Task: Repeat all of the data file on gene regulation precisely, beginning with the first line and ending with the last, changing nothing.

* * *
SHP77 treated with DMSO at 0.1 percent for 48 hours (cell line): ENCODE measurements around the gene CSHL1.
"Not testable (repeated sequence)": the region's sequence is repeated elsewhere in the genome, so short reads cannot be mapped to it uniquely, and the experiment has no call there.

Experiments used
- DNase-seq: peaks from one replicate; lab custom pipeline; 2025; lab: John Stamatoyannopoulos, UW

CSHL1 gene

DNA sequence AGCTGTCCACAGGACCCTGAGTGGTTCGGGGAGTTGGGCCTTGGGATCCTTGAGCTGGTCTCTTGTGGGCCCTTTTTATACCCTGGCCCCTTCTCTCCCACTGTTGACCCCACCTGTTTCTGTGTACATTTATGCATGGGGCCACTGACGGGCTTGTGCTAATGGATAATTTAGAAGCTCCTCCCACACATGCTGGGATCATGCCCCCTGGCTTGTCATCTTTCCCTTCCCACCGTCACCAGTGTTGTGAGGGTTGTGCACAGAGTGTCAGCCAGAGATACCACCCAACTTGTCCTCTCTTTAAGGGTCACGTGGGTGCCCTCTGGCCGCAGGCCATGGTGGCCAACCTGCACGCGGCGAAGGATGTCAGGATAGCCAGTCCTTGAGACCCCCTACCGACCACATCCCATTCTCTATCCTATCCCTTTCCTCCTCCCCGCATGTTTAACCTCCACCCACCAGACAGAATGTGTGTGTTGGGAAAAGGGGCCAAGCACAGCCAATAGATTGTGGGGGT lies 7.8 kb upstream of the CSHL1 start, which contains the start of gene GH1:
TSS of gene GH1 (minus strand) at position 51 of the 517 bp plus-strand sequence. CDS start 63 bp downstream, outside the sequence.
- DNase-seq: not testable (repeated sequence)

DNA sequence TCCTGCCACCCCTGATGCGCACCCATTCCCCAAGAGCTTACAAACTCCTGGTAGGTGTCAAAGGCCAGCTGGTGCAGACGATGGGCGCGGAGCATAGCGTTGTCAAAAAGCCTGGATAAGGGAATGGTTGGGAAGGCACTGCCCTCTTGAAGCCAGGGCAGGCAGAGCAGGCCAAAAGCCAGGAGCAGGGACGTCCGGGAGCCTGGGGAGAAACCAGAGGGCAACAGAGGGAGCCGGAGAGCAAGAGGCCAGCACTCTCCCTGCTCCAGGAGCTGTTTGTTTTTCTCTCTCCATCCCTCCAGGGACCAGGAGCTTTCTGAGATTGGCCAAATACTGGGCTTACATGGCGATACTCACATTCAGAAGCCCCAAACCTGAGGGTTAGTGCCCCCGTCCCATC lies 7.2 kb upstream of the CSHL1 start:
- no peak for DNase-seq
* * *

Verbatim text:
SHP77 treated with DMSO at 0.1 percent for 48 hours (cell line): ENCODE measurements around the gene CSHL1.
"Not testable (repeated sequence)": the region's sequence is repeated elsewhere in the genome, so short reads cannot be mapped to it uniquely, and the experiment has no call there.

Experiments used
- DNase-seq: peaks from one replicate; lab custom pipeline; 2025; lab: John Stamatoyannopoulos, UW

CSHL1 gene

DNA sequence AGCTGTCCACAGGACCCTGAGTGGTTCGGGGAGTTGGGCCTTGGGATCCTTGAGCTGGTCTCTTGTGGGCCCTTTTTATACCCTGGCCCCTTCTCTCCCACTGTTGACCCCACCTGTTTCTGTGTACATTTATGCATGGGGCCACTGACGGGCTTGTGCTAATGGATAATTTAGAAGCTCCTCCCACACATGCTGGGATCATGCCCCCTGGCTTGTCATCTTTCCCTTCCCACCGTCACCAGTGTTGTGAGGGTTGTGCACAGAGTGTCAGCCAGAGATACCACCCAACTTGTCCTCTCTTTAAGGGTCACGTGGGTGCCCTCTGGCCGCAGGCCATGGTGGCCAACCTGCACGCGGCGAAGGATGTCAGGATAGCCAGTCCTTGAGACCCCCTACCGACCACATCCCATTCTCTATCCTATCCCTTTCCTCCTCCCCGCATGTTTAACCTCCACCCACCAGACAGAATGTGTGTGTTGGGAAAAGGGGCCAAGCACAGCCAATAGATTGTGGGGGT lies 7.8 kb upstream of the CSHL1 start, which contains the start of gene GH1:
TSS of gene GH1 (minus strand) at position 51 of the 517 bp plus-strand sequence. CDS start 63 bp downstream, outside the sequence.
- DNase-seq: not testable (repeated sequence)

DNA sequence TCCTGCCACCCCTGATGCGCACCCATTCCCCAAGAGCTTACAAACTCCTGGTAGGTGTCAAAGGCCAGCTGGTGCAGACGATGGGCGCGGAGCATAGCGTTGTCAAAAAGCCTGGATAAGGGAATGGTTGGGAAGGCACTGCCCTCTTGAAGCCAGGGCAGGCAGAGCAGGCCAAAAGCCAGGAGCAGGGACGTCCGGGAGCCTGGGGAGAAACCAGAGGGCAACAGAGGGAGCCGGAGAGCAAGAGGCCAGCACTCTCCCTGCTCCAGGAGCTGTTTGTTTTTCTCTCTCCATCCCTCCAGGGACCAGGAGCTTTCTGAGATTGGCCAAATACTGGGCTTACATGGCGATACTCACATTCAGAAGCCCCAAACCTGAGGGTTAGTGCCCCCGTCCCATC lies 7.2 kb upstream of the CSHL1 start:
- no peak for DNase-seq